|Title||Sender ID: Authenticating E-Mail
|Author||J. Lyon, M. Wong
Network Working Group J. Lyon
Request for Comments: 4406 Microsoft Corp.
Category: Experimental M. Wong
Sender ID: Authenticating E-Mail
Status of This Memo
This memo defines an Experimental Protocol for the Internet
community. It does not specify an Internet standard of any kind.
Discussion and suggestions for improvement are requested.
Distribution of this memo is unlimited.
Copyright (C) The Internet Society (2006).
The following documents (RFC 4405, RFC 4406, RFC 4407, and RFC 4408)
are published simultaneously as Experimental RFCs, although there is
no general technical consensus and efforts to reconcile the two
approaches have failed. As such, these documents have not received
full IETF review and are published "AS-IS" to document the different
approaches as they were considered in the MARID working group.
The IESG takes no position about which approach is to be preferred
and cautions the reader that there are serious open issues for each
approach and concerns about using them in tandem. The IESG believes
that documenting the different approaches does less harm than not
Note that the Sender ID experiment may use DNS records that may have
been created for the current SPF experiment or earlier versions in
this set of experiments. Depending on the content of the record,
this may mean that Sender-ID heuristics would be applied incorrectly
to a message. Depending on the actions associated by the recipient
with those heuristics, the message may not be delivered or may be
discarded on receipt.
Participants relying on Sender ID experiment DNS records are warned
that they may lose valid messages in this set of circumstances.
Participants publishing SPF experiment DNS records should consider
the advice given in section 3.4 of RFC 4406 and may wish to publish
both v=spf1 and spf2.0 records to avoid the conflict.
Participants in the Sender-ID experiment need to be aware that the
way Resent-* header fields are used will result in failure to receive
legitimate email when interacting with standards-compliant systems
(specifically automatic forwarders which comply with the standards by
not adding Resent-* headers, and systems which comply with RFC 822
but have not yet implemented RFC 2822 Resent-* semantics). It would
be inappropriate to advance Sender-ID on the standards track without
resolving this interoperability problem.
The community is invited to observe the success or failure of the two
approaches during the two years following publication, in order that
a community consensus can be reached in the future.
Internet mail suffers from the fact that much unwanted mail is sent
using spoofed addresses -- "spoofed" in this case means that the
address is used without the permission of the domain owner. This
document describes a family of tests by which SMTP servers can
determine whether an e-mail address in a received message was used
with the permission of the owner of the domain contained in that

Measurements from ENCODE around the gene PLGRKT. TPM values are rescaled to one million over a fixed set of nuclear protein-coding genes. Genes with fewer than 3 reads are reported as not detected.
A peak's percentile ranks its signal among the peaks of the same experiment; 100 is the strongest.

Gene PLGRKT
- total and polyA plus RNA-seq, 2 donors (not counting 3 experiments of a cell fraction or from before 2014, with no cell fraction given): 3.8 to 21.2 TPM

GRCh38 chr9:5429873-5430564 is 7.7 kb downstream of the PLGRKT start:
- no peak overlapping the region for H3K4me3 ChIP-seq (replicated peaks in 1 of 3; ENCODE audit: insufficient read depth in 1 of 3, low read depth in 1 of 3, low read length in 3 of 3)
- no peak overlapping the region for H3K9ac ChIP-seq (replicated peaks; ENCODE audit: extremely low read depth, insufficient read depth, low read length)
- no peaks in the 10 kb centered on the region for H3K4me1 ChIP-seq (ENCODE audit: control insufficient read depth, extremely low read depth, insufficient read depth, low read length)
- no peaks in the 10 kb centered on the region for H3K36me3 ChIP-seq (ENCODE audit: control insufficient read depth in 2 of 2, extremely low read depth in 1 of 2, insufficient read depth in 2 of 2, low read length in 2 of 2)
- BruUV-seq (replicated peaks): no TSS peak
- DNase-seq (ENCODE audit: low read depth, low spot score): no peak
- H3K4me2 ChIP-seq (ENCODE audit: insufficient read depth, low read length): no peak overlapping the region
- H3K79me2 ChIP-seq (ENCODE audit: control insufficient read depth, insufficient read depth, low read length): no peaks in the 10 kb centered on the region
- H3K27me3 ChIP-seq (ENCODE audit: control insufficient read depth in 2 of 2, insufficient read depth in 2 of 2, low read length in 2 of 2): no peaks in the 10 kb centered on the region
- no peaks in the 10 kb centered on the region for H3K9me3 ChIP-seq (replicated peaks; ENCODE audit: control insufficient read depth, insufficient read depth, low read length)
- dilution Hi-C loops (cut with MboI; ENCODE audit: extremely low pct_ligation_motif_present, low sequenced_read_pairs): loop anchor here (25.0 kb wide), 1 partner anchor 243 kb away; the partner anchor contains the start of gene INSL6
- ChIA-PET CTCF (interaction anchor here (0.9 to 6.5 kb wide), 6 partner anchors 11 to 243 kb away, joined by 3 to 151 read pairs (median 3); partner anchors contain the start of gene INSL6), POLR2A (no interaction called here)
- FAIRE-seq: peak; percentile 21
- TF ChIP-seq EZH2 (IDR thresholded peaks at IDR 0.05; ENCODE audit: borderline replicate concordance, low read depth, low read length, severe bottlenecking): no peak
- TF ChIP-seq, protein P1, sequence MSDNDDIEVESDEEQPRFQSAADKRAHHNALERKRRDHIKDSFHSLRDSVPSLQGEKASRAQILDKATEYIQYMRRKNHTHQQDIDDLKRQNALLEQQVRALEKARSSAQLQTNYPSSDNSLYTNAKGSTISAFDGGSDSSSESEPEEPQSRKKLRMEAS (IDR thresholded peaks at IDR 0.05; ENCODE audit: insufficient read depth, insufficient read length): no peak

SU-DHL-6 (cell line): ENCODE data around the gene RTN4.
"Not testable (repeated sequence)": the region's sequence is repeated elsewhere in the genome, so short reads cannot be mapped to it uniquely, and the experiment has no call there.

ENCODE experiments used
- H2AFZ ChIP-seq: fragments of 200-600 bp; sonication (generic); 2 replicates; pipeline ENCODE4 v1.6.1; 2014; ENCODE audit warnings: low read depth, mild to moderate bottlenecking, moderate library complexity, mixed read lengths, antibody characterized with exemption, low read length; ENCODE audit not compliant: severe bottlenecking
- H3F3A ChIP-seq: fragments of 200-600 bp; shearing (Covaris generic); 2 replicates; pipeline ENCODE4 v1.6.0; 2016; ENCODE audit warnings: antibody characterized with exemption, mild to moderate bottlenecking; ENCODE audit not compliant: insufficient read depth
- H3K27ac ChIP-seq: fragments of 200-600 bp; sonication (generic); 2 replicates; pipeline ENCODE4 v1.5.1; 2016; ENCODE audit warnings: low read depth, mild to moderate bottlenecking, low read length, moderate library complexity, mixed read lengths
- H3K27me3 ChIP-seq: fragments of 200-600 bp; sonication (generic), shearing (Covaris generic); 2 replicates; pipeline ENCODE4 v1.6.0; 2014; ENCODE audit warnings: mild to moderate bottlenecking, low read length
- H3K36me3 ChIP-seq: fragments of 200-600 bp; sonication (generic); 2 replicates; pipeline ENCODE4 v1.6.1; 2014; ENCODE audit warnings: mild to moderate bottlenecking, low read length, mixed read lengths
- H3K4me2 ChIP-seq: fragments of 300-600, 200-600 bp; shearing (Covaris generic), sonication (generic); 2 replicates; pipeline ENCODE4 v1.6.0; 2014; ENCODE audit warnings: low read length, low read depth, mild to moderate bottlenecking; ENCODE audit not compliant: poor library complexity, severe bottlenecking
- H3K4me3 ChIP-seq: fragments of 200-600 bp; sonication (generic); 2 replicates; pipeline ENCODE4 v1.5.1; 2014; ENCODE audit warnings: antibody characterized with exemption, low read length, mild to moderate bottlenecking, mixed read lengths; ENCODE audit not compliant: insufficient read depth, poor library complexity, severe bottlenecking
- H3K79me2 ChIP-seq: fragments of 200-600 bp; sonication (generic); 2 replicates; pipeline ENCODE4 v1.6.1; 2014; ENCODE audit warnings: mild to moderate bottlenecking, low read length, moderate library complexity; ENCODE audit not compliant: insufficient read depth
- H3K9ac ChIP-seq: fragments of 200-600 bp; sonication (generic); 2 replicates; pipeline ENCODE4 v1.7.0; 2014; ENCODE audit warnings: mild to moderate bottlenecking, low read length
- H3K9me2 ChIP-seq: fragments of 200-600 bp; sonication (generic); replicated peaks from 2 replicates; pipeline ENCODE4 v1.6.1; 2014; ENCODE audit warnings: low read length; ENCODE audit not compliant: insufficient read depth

Table of Contents
1. Introduction ....................................................3
1.1. Conventions Used in This Document ..........................4
2. Problem Statement ...............................................4
3. SPF 2.0 Records .................................................5
3.1. Version and Scope ..........................................5
3.1.1. Minor Version .......................................6
3.2. Multiple Records ...........................................6
3.3. Positional Modifiers .......................................7
3.4. Compatibility ..............................................8
4. Decision Model ..................................................8
4.1. Arguments ..................................................9
4.2. Results ....................................................9
4.3. Record Lookup ..............................................9
4.4. Record Selection ...........................................9
5. Actions Based on the Decision ..................................10
5.1. Neutral, None, SoftFail, or PermError .....................11
5.2. Pass ......................................................11
5.3. Fail ......................................................11
5.4. TempError .................................................11
6. Security Considerations ........................................11
6.1. DNS Attacks ...............................................12
6.2. TCP Attacks ...............................................12
6.3. Forged Sender Attacks .....................................12
6.4. Address Space Hijacking ...................................12
6.5. Malicious DNS Attacks on Third Parties ....................13
7. Implementation Guidance ........................................13
7.1. Simple E-Mailers ..........................................14
7.2. E-Mail Forwarders .........................................14
7.3. Mailing List Servers ......................................15
7.4. Third-Party Mailers .......................................15
7.5. MUA Implementers ..........................................15
8. Acknowledgements ...............................................16
9. References .....................................................17
9.1. Normative References ......................................17
9.2. Informative References ....................................17
Today, a huge majority of unwanted e-mail contains headers that lie
about the origin of the mail. This is true of most spam and
substantially all of the virus e-mail that is sent.
This document describes a mechanism such that receiving Mail Transfer
Agents (MTAs), Mail Delivery Agents (MDAs), and/or Mail User Agents
(MUAs) can recognize mail in the above category and take appropriate
action. For example, an MTA might refuse to accept a message, an MDA
might discard a message rather than placing it into a mailbox, and an
MUA might render that message in some distinctive fashion.
In order to avoid further fragmentation of the Internet e-mail
system, it is desirable that the Internet community as a whole come
to a consensus as to what mail senders should do to make their mail
appear non-spoofed, and how mail receivers should determine whether
mail is spoofed. On the other hand, it is not necessary to reach a
consensus regarding the actions that various parties take once a